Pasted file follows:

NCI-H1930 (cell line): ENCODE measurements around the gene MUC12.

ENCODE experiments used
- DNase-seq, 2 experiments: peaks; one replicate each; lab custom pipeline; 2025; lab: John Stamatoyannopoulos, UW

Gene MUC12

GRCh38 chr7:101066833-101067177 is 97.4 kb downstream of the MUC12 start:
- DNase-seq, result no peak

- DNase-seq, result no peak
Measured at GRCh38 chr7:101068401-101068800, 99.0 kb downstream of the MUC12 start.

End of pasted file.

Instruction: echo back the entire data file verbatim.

NCI-H1930 (cell line): ENCODE measurements around the gene MUC12.

ENCODE experiments used
- DNase-seq, 2 experiments: peaks; one replicate each; lab custom pipeline; 2025; lab: John Stamatoyannopoulos, UW

Gene MUC12

GRCh38 chr7:101066833-101067177 is 97.4 kb downstream of the MUC12 start:
- DNase-seq, result no peak

- DNase-seq, result no peak
Measured at GRCh38 chr7:101068401-101068800, 99.0 kb downstream of the MUC12 start.